A powerful morality tale with laughs.
This is award-winning Mexican writer Villoro's first novel to be translated into English. While his story collection, The Guilty (2015), displayed his postmodernist leanings, this novel, originally published in 2012, showcases his edgy black humor and absurdist side. Meet Tony Góngora, our laid-back, heavy-drinking narrator, a 53-year-old former rock musician. (Picture a Mexican sort-of version of the Dude, Jeff Bridges' character from The Big Lebowski.) He's lost part of a finger and limps, and due to extensive drug use, he's also lost part of his memory, which he’s trying to get back. He builds and runs underwater sound systems for aquariums at The Pyramid resort in Kukulcán, on the Caribbean coast. It and other resorts, now vacant, rise up “along the shore like vertical mausoleums, circled by seagulls and ravaged by plants and rats.” The sand’s washing away. Oil rigs and city water have contaminated the sea and are now threatening “the second-largest coral reef in the world.” Thanks to manager Mario Müller, Tony’s friend and fellow ex–band member, and investor El Gringo Peterson, The Pyramid is hanging on because of its unique tourist offerings. Now a “Sodom with piña coladas,” it provides “extreme tourism.” Guests can experience “recreational paranoia” like fake kidnappings and other controlled dangers. Tony has the hots for Sandra, an illegal immigrant from Iowa who works there as a yoga/kung fu instructor. Then Ginger Oldenville, one of the resort’s diving instructors, turns up dead—shot in the back with a spear gun. In this warped utopia, the death loomed “like the black cloud of an approaching hurricane.” Villoro mixes genres (noirish murder mystery, eco-thriller) to fashion a wickedly satirical romp of Mexico as a “country of enormous delusions.” But that’s not all. It’s also a thoughtful tale of friendship and love.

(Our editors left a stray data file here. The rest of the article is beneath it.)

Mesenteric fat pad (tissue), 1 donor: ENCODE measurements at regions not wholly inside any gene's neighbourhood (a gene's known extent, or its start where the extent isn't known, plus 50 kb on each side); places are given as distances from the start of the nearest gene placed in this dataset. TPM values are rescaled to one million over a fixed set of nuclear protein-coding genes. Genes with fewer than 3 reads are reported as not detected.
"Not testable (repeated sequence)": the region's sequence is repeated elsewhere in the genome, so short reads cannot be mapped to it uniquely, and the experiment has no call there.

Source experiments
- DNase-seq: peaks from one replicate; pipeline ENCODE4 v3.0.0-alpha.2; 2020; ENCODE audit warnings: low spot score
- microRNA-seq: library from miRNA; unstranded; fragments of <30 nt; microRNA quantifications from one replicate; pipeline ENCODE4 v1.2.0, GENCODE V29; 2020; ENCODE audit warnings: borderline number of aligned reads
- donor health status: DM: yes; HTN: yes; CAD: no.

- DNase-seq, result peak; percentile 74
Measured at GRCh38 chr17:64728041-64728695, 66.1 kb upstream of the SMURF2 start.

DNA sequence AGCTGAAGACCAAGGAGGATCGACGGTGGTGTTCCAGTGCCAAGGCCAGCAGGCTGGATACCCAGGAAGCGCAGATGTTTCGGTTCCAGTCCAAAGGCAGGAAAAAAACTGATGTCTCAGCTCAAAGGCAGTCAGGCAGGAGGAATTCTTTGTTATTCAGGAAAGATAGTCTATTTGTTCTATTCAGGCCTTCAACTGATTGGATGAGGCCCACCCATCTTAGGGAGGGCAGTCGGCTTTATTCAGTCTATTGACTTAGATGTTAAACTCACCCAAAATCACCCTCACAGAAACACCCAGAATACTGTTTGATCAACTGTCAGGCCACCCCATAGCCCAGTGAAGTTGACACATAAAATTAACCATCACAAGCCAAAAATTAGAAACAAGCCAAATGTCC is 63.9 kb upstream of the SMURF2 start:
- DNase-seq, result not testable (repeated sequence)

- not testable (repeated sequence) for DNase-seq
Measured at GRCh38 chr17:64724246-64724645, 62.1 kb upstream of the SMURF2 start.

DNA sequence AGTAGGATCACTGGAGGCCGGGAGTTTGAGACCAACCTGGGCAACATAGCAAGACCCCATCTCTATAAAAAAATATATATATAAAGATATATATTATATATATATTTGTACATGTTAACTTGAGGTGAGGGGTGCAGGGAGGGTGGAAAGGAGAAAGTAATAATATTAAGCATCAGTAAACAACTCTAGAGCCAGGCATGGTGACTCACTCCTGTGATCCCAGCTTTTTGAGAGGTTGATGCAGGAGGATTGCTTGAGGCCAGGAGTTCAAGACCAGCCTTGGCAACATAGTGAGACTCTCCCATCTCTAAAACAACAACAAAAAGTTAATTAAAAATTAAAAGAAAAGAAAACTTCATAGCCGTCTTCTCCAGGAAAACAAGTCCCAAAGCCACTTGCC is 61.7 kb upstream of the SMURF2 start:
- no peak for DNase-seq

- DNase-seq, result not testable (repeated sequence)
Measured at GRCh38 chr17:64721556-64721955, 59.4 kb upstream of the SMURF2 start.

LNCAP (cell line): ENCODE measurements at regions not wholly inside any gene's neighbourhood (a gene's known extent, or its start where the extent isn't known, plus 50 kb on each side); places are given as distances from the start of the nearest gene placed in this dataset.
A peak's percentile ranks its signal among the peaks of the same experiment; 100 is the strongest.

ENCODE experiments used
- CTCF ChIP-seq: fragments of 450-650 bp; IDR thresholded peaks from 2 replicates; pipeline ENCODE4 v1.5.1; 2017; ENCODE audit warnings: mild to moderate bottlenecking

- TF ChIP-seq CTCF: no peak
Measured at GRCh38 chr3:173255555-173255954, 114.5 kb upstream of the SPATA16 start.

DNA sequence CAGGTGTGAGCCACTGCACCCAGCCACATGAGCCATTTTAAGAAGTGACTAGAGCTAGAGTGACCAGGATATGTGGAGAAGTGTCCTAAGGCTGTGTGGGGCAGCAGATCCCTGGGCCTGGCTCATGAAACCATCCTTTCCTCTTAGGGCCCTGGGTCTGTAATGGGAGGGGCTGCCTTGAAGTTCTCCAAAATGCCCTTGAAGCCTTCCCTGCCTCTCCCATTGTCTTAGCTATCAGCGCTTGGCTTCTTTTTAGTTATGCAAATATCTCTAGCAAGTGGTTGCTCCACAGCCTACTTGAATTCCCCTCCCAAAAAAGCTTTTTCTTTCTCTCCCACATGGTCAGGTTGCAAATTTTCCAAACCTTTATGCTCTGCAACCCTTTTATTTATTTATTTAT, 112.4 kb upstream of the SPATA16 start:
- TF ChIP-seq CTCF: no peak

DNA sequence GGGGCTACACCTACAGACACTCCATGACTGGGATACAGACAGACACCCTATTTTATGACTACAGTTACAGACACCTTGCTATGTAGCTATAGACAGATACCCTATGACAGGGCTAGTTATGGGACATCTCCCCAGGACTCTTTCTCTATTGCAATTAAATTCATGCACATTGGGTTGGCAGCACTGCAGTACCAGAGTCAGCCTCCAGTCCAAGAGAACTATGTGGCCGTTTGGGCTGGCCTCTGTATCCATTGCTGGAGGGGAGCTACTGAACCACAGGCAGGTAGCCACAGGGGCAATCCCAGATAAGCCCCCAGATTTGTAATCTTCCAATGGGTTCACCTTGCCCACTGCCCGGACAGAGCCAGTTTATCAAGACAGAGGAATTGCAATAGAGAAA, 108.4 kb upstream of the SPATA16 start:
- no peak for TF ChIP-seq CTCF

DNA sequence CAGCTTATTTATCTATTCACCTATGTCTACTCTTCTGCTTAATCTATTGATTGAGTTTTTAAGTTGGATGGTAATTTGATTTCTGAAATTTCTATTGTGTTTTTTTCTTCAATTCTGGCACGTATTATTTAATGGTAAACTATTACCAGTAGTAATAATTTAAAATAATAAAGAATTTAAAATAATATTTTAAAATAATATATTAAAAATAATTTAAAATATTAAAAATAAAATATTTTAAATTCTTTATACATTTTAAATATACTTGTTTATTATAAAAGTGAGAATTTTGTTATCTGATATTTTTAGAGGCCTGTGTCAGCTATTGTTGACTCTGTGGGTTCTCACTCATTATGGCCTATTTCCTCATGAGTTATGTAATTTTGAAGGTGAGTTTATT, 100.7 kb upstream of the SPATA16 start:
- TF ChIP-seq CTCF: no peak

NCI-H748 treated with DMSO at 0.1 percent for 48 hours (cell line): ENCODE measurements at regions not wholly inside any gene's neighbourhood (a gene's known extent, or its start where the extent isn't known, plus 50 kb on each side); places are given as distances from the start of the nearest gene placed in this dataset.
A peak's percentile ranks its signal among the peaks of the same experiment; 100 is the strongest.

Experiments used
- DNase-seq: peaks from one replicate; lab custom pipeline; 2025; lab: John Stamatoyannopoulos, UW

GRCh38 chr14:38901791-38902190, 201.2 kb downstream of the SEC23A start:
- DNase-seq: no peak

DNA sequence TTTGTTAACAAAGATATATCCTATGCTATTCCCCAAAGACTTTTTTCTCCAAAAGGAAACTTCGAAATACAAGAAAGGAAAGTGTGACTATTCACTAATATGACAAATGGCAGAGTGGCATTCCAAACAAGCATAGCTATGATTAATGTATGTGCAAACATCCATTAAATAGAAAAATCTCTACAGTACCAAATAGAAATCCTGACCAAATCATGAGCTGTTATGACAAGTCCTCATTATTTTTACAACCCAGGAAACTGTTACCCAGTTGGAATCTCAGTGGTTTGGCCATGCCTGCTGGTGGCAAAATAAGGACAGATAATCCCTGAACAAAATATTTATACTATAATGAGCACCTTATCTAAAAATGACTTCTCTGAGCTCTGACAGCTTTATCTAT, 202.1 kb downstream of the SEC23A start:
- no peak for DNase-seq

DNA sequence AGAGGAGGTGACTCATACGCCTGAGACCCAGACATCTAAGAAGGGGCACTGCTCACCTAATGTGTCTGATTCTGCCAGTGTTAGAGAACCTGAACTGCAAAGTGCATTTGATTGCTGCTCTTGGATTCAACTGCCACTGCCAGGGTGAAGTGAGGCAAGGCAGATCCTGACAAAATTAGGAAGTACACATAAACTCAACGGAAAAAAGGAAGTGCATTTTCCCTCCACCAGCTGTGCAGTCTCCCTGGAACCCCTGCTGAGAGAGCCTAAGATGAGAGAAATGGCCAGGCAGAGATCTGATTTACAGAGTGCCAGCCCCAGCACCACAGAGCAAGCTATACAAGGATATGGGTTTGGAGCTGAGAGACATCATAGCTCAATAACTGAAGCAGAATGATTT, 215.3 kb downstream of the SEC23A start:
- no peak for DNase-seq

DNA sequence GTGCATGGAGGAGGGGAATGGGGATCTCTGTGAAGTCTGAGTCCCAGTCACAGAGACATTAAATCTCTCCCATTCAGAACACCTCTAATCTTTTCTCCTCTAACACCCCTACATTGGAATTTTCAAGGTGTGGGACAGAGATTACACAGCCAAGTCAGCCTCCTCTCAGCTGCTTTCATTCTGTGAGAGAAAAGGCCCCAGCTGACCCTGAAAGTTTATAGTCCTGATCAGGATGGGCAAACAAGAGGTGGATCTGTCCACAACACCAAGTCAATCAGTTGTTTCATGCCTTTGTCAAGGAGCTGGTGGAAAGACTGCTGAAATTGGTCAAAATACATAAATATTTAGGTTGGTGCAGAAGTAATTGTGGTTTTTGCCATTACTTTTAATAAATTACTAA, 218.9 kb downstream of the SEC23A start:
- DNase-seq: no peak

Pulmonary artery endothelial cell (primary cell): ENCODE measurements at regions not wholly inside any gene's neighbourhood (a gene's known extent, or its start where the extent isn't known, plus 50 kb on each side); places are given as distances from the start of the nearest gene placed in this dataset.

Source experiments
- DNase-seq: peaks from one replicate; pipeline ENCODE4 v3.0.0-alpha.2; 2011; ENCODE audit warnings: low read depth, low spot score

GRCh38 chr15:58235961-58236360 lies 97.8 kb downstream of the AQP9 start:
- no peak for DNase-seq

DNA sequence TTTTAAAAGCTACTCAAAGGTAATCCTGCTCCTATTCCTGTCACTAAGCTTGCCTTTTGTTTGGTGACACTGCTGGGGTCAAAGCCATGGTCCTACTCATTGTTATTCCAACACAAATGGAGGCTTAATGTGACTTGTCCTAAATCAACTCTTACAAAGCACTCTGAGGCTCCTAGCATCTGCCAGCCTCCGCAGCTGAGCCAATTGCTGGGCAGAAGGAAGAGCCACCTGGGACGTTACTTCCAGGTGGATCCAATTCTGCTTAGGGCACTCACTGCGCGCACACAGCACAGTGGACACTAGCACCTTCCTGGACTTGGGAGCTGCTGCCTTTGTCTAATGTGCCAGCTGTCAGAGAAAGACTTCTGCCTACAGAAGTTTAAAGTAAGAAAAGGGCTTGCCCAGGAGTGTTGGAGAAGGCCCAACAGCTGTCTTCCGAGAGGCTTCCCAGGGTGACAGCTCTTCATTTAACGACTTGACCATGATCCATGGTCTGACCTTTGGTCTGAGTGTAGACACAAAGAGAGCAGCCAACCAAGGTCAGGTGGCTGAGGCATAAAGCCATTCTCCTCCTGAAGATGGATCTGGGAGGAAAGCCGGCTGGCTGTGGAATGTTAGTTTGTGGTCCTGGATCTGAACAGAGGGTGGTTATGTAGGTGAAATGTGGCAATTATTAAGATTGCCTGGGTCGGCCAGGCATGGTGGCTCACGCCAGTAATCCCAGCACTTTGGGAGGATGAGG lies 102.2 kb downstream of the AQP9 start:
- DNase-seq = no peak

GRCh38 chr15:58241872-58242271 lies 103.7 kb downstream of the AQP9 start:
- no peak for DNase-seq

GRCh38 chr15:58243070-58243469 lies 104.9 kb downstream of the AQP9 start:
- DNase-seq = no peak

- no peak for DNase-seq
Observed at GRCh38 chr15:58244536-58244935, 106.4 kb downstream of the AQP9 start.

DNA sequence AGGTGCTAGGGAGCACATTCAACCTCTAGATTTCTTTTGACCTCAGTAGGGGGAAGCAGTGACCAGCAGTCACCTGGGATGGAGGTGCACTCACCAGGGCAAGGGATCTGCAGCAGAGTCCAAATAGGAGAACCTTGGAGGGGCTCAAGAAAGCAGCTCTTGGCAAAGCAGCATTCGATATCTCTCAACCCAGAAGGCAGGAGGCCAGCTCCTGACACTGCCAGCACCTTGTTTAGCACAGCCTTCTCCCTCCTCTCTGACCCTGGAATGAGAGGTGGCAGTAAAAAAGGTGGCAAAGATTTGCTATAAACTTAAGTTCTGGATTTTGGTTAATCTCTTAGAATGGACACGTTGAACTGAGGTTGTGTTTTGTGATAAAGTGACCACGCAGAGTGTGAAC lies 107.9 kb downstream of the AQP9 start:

A zesty tale that balances darkness and light with aplomb.